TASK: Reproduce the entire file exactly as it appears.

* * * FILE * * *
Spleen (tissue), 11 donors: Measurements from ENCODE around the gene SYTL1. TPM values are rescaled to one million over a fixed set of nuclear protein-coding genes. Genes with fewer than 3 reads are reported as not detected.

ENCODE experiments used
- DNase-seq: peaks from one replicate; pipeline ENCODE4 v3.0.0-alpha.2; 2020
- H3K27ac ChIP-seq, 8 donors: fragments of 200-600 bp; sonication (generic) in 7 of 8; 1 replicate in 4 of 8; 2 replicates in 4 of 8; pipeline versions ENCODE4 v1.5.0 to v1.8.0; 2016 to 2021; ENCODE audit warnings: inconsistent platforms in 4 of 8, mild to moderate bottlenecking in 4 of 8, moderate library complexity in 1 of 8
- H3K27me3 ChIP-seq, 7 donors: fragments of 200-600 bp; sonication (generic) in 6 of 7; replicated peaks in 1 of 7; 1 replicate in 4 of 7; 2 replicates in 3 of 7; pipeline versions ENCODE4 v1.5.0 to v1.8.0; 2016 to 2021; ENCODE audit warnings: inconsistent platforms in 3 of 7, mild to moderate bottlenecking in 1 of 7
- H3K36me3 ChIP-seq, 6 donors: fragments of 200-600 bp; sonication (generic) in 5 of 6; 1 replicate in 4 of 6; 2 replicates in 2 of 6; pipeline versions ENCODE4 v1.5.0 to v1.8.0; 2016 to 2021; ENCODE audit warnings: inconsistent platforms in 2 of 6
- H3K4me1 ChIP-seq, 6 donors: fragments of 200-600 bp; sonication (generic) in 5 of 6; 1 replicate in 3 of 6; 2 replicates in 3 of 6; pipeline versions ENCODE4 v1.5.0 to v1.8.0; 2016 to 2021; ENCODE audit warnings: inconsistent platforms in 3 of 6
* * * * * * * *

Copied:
Spleen (tissue), 11 donors: Measurements from ENCODE around the gene SYTL1. TPM values are rescaled to one million over a fixed set of nuclear protein-coding genes. Genes with fewer than 3 reads are reported as not detected.

ENCODE experiments used
- DNase-seq: peaks from one replicate; pipeline ENCODE4 v3.0.0-alpha.2; 2020
- H3K27ac ChIP-seq, 8 donors: fragments of 200-600 bp; sonication (generic) in 7 of 8; 1 replicate in 4 of 8; 2 replicates in 4 of 8; pipeline versions ENCODE4 v1.5.0 to v1.8.0; 2016 to 2021; ENCODE audit warnings: inconsistent platforms in 4 of 8, mild to moderate bottlenecking in 4 of 8, moderate library complexity in 1 of 8
- H3K27me3 ChIP-seq, 7 donors: fragments of 200-600 bp; sonication (generic) in 6 of 7; replicated peaks in 1 of 7; 1 replicate in 4 of 7; 2 replicates in 3 of 7; pipeline versions ENCODE4 v1.5.0 to v1.8.0; 2016 to 2021; ENCODE audit warnings: inconsistent platforms in 3 of 7, mild to moderate bottlenecking in 1 of 7
- H3K36me3 ChIP-seq, 6 donors: fragments of 200-600 bp; sonication (generic) in 5 of 6; 1 replicate in 4 of 6; 2 replicates in 2 of 6; pipeline versions ENCODE4 v1.5.0 to v1.8.0; 2016 to 2021; ENCODE audit warnings: inconsistent platforms in 2 of 6
- H3K4me1 ChIP-seq, 6 donors: fragments of 200-600 bp; sonication (generic) in 5 of 6; 1 replicate in 3 of 6; 2 replicates in 3 of 6; pipeline versions ENCODE4 v1.5.0 to v1.8.0; 2016 to 2021; ENCODE audit warnings: inconsistent platforms in 3 of 6